FTSE 100 leads European bounce as China slides further
The UK's FTSE 100 index led European stockmarkets higher on Tuesday as China's market continued to tumble following Monday's global market rout.
The FTSE 100 index was trading up 2.6% to 6052 by mid-morning on Tuesday, after shedding close to 5% on Monday in one of the worst global stockmarket sell-offs since the collapse of Lehman Brothers bank in 2008.
European stockmarkets also enjoyed a mild bounce, with Germany's DAX up 3.1%, France's Cac 40 up 3.4%, Spain's Ibex 35 up 2.8% and Italy's FTSE Italia All Share up 3.3% by 11.20am on Tuesday.
Dubbed 'Black Monday' by market pundits, 24 August saw global equity markets shed an estimated $1.6 trillion. In the US, the Dow Jones Industrial Average index closed 3.6% down after shedding 1,000 points at the open. This followed a 3% slide on Friday (21 August).
The global sell-off was prompted by concerns over the ability of the Chinese government to halt the slide in China's stockmarket, combined with the country's slowing rate of economic growth and the falling value of its currency.
The Shanghai Stock Exchange Composite Index shed 8.5% on Monday, marking the worst sell-off in a single market since the crash of Lehman Brothers bank in 2008. On Tuesday the index continued to lose ground, shedding 7.6%.
In response to the crisis, the Chinese government announced a cut to its main interest rate by from 4.85% to 4.6% on Tuesday night (Beijing time), marking the fifth interest rate cut since November.
The People's Bank of China (PBoC) also cut also cut banks' reserve requirements, which is the level of cash that Chinese banks must park with the PBoC, by 0.25 percentage points to 18%.
This is effective as of 6 September.
Investors on the sidelines
On Tuesday morning the UK's chancellor of the Exchequer George Osborne warned the UK was 'not immune' to the global crisis.
"Britain is a very open economy, we are probably the most open of the world's largest economies. And so we are affected by what happens, whether it is problems in the eurozone or problems in Asian financial markets," he told the Financial Times.
Commenting on the recovery of the FTSE 100 and equivalent indices around Europe on Tuesday, David Madden, market analyst at global trading firm IG, warns global markets are not yet out of the woods.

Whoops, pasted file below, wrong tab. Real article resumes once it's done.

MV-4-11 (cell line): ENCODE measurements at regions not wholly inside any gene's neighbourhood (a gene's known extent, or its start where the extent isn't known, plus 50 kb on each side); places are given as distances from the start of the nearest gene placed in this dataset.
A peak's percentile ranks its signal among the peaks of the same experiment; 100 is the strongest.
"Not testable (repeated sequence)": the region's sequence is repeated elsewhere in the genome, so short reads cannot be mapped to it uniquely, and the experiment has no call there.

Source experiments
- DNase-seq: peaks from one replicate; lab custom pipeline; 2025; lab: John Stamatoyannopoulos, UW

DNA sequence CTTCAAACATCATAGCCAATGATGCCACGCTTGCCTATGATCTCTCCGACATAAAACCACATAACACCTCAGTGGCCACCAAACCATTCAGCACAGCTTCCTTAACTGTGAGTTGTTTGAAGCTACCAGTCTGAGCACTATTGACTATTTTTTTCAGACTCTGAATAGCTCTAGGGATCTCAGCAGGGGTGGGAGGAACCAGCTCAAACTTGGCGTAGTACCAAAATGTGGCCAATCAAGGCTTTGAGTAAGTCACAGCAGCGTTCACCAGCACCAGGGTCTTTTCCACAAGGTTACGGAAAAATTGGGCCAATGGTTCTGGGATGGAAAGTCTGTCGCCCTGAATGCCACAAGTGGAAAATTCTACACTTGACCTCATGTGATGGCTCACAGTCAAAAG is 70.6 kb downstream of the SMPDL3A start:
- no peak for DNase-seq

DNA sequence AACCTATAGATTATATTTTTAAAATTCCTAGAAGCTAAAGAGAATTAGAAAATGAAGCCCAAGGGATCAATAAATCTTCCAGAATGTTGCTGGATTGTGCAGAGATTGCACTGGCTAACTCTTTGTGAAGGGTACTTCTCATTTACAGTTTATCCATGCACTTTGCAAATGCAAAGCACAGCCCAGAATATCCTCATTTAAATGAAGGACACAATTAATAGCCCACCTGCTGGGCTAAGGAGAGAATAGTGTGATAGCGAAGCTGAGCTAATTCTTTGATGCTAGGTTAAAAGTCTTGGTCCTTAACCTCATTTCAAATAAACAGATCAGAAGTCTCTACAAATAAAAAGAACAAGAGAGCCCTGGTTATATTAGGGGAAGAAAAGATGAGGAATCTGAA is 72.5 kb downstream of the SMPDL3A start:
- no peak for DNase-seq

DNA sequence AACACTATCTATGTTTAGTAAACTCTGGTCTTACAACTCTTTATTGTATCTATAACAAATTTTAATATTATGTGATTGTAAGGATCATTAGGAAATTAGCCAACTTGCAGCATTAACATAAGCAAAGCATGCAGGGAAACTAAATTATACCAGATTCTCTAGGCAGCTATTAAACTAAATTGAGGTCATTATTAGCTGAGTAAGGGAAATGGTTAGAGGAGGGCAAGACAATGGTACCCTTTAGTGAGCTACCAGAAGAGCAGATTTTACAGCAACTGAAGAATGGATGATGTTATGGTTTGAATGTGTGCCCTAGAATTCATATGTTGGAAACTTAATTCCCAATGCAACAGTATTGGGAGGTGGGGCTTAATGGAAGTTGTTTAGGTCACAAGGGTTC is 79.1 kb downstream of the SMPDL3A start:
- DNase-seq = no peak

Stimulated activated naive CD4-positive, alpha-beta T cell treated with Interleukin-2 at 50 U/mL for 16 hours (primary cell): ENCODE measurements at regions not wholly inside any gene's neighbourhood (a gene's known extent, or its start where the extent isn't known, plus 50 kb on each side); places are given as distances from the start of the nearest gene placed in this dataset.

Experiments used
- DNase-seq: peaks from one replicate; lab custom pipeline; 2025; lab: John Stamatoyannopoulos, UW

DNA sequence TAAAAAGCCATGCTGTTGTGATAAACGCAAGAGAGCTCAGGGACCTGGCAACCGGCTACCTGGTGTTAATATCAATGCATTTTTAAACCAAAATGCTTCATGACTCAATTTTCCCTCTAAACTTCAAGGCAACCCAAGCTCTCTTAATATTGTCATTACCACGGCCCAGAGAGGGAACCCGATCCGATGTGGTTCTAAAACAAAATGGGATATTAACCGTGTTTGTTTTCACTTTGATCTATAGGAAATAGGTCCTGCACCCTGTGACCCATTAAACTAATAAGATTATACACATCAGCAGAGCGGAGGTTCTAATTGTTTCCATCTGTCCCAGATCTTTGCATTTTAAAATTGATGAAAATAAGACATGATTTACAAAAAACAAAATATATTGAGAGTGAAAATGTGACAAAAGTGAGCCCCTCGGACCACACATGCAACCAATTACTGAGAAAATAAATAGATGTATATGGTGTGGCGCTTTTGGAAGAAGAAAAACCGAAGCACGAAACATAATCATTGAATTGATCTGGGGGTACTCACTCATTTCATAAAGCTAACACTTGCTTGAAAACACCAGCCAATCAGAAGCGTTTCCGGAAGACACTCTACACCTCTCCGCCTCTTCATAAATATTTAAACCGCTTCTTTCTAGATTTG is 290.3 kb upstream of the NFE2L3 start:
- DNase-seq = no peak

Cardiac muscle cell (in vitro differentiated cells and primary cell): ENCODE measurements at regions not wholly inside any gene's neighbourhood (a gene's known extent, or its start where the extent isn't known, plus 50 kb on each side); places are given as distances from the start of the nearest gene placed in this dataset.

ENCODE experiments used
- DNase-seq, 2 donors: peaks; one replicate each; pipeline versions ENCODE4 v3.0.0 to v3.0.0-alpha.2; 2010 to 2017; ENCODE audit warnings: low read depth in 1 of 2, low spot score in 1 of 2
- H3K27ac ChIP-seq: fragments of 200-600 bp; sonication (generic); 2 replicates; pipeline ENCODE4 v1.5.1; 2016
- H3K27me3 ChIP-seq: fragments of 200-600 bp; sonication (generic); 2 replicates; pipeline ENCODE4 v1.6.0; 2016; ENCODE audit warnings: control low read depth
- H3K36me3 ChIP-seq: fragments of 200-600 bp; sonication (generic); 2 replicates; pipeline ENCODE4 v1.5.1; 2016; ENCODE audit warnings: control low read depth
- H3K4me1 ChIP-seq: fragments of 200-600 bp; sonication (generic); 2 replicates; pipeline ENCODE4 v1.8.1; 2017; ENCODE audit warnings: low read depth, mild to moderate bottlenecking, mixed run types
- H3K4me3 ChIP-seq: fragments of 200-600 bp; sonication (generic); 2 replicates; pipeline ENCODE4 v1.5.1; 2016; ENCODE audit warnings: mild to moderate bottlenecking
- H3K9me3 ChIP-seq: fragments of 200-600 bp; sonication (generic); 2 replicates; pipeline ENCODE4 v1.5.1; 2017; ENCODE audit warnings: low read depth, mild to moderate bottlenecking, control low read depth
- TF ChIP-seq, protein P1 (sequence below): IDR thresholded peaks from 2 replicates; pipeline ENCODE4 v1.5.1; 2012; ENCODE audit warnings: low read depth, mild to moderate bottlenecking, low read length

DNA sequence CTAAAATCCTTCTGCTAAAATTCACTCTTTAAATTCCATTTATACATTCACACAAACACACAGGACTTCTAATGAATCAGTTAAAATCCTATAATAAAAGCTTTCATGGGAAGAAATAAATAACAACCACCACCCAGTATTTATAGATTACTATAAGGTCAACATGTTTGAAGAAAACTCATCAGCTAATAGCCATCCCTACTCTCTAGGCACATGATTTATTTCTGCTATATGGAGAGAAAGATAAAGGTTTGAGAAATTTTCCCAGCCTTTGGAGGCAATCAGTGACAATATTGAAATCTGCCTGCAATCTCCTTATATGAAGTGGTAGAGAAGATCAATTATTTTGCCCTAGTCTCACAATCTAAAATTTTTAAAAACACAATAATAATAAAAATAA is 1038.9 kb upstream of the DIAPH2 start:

"While the moves we've experienced this morning in Europe are encouraging, the market still has a lot of ground to make up before we're back to normal levels.
"In these situations, dealers are very fearful of a false dawn, and unless the market moves above certain technical levels we could be heading for another move lower. Too many traders have been traumatised by yesterday's collapse, and are waiting it out on the sidelines," says Madden.
Nigel Green, chief executive of deVere Group, offers a similar view. While large falls in equity prices tend to be viewed as a buying opportunity by adventurous investors, Green suggests that now is not yet the time for 'bargain hunting'.
"Investors must be vigilant of the Black Monday events and what has led to them. They need to ensure that their portfolios are properly diversified by geography, industrial sector and asset class in order to manage risk and navigate the growing volatility," he says.
"In terms of what investors should do, it is not 'sell in a panic', or the opposite reaction: 'fill your boots with bargains'. For most long-term investors, it is 'keep calm and carry on'. It's nearly impossible to predict what the stockmarket is going to do in the immediate future – and it is much too early to say if the current sell-off is nearing its bottom."
A market-weighted index of the 100 biggest companies by market capitalisation listed on the London Stock Exchange. It is often referred to as “The Footsie”. The index began on 3 January 1984 with a base level of 1000; the highest value reached to date is 6950.6, on 30 December 1999. The index is “weighted” by how the movements of each of the 100 constituents affect the index, so larger companies make more of a difference to the index than smaller ones. To ensure it is a true and accurate representation of the most highly capitalised companies in the UK, just like football’s Premier League, every three months the FTSE 100 “relegates” the bottom three companies in the 100 whose market capitalisation has fallen and “promotes” to the index the three companies whose market capitalisation has grown sufficiently to warrant inclusion. Around 80% of the companies listed on the London Stock Exchange are included in the FTSE 100.